I found the entire post from Hata Larson. She couches strips cut from old tee shirts (1-1.25") onto foundation fabric along drawn lines. She starts with the flowers, then fills in the background. And this new photo shows beads too! Nice.
Upcycle is perfect to make during a blizzard because you already have all the supplies: fabric scraps, background fabric, glue stick, and basic sewing supplies. It's fast and fun to make. And it's a sturdy machine washable quilt too. Get the pattern. If you don't love it, let me know and I'll issue you a full refund. Enjoy the day!
If you're a regular visitor to this blog, you know that some quilters save our empty thread spools and then count them at the end of the year as a rough measure of our quilting productivity. Every January someone asks for ideas about how to use them. How about this spool chair/folk art? Granted, the chair wouldn't look as amazing if it was made from the white plastic spools we have today. Haha.
This spool table was made around 1900. It was featured on Antiques Roadshow, and valued at $1,000-1,500 a few years ago.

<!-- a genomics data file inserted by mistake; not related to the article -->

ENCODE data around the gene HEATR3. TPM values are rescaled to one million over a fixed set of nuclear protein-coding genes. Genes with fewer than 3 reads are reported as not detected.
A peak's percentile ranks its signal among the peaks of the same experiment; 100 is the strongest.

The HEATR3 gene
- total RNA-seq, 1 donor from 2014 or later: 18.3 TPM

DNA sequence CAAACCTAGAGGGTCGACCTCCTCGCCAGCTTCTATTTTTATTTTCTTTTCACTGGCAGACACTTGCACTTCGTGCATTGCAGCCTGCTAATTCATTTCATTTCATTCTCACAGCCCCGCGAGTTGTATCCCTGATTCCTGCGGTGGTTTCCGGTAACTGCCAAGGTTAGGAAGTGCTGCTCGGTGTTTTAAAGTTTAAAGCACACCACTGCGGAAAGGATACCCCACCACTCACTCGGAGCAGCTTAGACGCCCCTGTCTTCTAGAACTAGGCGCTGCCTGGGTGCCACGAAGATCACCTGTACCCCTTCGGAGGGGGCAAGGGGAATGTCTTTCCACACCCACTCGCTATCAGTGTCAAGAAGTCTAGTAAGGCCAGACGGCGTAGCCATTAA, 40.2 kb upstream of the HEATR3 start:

Click here to see more ideas for up-cycling thread spools.
See B's free pattern showing how to make a little 4-block pickle dish quilt: Modern quilting by B. She says that using selvages makes this block easier. I like her fabric choices, very modern. Nice, B!
Flow acrylic painting has captured my imagination this winter and I'm working on achieving these pretty "cells," the rounded shapes with narrow borders. It's tricky business getting the paints mixed to the correct consistency, and getting the right variety of paints so that they interact in interesting ways (like forming cells). It's very messy too! This painting is one of my most successful ones. I have a lot of duds, but I just paint over them.
I haven't given up quilting; this is just a little side-trip.